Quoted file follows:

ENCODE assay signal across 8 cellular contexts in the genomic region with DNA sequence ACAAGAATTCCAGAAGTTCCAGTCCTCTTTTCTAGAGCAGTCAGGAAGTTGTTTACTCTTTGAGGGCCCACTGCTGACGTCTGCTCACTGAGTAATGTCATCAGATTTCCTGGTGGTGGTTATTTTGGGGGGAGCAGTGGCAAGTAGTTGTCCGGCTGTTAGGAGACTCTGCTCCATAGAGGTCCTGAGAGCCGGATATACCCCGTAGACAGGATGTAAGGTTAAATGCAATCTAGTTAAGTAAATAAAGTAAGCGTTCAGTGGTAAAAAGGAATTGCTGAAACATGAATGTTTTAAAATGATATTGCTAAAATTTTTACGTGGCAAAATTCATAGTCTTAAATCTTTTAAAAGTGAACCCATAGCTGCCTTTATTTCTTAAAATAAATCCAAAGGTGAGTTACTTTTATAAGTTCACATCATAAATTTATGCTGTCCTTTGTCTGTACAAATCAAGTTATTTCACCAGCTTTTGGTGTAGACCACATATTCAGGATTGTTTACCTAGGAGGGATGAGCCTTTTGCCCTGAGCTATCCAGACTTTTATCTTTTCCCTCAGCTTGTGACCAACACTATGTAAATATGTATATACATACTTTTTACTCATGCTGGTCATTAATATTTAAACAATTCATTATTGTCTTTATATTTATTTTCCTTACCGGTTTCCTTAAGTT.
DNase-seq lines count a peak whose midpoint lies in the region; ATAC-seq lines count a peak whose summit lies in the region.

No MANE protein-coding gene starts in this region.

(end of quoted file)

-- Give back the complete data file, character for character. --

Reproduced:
ENCODE assay signal across 8 cellular contexts in the genomic region with DNA sequence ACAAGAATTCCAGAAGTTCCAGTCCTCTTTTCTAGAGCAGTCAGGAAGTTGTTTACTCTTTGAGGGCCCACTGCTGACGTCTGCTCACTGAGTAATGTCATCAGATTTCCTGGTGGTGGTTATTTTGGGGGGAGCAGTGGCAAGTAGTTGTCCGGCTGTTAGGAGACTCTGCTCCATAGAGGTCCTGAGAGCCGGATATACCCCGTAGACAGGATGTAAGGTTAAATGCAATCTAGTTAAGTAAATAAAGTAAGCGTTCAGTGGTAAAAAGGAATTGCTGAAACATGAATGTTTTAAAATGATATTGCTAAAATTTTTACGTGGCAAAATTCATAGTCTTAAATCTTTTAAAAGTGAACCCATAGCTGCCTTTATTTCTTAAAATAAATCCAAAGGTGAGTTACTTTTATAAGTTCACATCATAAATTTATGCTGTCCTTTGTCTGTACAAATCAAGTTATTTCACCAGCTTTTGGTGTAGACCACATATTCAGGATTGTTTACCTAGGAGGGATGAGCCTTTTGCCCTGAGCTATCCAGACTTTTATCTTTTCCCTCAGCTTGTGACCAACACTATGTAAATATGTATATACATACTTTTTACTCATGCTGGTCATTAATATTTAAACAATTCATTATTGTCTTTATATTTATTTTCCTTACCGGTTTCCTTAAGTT.
DNase-seq lines count a peak whose midpoint lies in the region; ATAC-seq lines count a peak whose summit lies in the region.

No MANE protein-coding gene starts in this region.